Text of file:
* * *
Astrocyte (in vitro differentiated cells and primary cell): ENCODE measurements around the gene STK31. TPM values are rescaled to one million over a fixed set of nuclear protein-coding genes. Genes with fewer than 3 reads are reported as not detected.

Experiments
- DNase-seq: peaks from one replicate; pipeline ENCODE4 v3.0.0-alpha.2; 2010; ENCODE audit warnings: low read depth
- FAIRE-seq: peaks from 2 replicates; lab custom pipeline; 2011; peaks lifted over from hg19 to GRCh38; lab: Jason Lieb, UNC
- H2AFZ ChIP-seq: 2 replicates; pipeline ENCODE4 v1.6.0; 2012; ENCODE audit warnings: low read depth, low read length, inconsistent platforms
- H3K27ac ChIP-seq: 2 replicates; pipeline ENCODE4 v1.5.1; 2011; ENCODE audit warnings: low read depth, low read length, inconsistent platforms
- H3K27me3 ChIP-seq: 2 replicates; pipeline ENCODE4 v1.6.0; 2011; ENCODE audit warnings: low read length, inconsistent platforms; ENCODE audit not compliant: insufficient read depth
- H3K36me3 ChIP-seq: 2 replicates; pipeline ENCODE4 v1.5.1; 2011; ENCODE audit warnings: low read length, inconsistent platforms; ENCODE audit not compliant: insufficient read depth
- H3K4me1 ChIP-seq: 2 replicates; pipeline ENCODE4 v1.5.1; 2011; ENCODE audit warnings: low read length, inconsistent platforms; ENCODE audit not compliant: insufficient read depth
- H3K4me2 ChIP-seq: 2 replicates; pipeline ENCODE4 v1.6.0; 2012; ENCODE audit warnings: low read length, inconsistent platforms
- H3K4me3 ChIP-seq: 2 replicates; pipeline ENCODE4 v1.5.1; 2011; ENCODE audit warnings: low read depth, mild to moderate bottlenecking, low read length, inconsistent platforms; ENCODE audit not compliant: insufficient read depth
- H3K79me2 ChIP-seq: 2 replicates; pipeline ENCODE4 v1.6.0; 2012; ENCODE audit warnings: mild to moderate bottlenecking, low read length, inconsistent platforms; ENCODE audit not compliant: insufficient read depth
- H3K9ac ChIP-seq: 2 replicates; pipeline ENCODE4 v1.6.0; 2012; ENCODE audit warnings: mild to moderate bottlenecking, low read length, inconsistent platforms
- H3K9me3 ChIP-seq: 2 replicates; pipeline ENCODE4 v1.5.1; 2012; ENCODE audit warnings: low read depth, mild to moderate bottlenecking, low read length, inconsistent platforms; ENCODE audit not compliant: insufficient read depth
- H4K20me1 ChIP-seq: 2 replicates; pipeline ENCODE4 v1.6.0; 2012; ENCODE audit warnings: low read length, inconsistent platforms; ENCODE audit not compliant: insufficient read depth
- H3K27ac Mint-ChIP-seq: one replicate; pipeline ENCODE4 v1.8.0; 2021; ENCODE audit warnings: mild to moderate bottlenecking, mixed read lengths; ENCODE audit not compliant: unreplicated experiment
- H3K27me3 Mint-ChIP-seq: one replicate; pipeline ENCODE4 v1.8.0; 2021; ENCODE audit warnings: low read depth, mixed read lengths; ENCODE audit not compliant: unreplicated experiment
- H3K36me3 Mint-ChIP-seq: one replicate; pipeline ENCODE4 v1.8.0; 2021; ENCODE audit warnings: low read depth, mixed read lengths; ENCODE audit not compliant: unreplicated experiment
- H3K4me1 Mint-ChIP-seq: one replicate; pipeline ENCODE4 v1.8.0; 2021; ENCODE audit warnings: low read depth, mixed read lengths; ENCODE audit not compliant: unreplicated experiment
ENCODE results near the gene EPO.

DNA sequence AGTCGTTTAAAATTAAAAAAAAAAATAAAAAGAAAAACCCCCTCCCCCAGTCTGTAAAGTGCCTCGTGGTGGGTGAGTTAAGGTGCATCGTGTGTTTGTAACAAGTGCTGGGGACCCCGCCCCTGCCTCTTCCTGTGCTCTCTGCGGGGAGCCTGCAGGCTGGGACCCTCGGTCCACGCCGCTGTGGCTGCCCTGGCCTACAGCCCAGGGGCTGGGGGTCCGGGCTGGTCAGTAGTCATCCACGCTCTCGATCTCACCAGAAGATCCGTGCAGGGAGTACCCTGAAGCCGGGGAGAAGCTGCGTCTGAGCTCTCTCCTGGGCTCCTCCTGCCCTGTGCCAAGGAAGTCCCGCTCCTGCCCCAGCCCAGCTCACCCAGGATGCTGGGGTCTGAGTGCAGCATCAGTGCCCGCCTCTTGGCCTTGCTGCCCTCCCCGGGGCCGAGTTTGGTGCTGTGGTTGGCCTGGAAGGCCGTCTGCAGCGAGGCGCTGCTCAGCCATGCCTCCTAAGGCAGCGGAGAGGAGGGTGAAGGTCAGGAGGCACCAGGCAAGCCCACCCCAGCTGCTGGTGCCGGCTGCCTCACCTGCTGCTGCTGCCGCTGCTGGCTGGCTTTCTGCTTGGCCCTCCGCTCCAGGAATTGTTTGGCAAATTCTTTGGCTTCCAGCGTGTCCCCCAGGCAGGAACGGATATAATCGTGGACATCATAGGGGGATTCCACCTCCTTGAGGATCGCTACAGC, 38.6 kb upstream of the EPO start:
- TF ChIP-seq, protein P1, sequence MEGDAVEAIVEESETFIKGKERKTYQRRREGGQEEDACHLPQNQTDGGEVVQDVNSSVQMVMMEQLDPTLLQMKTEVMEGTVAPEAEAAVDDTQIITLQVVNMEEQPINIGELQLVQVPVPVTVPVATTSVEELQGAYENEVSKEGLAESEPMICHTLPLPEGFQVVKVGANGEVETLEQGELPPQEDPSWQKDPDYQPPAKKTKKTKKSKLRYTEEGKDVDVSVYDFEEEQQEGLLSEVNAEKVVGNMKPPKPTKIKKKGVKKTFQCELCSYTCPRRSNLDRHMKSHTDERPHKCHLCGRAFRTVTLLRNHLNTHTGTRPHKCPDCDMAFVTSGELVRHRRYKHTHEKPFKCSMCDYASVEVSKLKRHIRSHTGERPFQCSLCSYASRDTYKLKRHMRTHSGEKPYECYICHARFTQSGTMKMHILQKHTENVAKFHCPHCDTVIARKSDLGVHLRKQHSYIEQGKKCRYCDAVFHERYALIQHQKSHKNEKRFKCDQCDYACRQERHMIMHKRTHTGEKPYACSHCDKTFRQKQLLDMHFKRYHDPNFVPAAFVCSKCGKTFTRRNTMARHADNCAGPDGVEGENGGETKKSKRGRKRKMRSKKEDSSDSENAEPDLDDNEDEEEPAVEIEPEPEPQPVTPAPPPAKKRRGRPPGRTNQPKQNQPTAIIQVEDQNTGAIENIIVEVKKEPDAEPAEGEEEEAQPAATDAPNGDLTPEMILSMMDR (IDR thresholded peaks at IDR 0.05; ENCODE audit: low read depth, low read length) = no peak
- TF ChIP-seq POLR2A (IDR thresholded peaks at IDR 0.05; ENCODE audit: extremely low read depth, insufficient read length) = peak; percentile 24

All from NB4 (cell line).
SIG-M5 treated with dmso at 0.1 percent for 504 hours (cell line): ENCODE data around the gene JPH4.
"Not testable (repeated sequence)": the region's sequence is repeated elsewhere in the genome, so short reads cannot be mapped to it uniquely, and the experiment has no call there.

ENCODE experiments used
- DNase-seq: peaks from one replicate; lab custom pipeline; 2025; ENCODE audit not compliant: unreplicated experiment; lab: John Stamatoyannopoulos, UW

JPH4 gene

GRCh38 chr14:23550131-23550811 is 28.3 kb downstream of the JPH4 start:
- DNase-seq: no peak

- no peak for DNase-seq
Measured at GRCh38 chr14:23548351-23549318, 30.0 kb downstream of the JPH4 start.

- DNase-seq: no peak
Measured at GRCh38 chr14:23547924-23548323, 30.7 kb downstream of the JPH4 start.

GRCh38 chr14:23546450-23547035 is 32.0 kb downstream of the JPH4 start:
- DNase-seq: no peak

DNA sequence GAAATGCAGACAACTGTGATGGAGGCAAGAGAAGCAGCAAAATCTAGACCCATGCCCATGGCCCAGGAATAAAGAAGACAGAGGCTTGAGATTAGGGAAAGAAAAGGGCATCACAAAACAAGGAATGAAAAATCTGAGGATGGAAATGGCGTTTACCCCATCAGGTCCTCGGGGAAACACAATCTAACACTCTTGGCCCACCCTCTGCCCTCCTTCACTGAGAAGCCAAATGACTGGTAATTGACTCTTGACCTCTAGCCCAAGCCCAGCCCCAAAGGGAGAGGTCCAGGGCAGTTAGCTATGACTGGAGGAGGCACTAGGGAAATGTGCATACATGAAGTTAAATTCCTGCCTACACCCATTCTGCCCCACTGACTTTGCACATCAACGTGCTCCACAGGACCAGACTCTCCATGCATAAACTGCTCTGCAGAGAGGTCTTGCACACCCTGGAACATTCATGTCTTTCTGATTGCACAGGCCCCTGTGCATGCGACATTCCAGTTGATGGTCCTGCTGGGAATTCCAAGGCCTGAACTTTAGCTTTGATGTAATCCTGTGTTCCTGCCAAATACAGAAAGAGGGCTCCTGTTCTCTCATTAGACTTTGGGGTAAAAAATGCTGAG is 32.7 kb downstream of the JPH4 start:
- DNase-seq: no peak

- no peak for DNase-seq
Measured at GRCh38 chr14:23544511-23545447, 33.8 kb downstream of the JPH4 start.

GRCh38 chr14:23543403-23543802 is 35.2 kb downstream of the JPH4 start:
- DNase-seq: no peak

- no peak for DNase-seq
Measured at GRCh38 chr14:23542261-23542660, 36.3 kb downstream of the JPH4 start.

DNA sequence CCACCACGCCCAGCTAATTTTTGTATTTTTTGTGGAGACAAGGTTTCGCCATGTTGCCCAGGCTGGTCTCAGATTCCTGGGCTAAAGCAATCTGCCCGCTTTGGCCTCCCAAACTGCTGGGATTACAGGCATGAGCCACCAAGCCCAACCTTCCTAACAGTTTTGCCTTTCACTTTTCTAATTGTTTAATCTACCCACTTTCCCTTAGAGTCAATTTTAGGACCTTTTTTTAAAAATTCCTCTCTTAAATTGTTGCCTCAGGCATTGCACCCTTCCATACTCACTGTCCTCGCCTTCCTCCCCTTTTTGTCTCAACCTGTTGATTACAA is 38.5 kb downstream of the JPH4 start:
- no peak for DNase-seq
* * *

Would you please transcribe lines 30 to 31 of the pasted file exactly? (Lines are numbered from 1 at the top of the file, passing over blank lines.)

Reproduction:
GRCh38 chr14:23550131-23550811 is 28.3 kb downstream of the JPH4 start:
- DNase-seq: no peak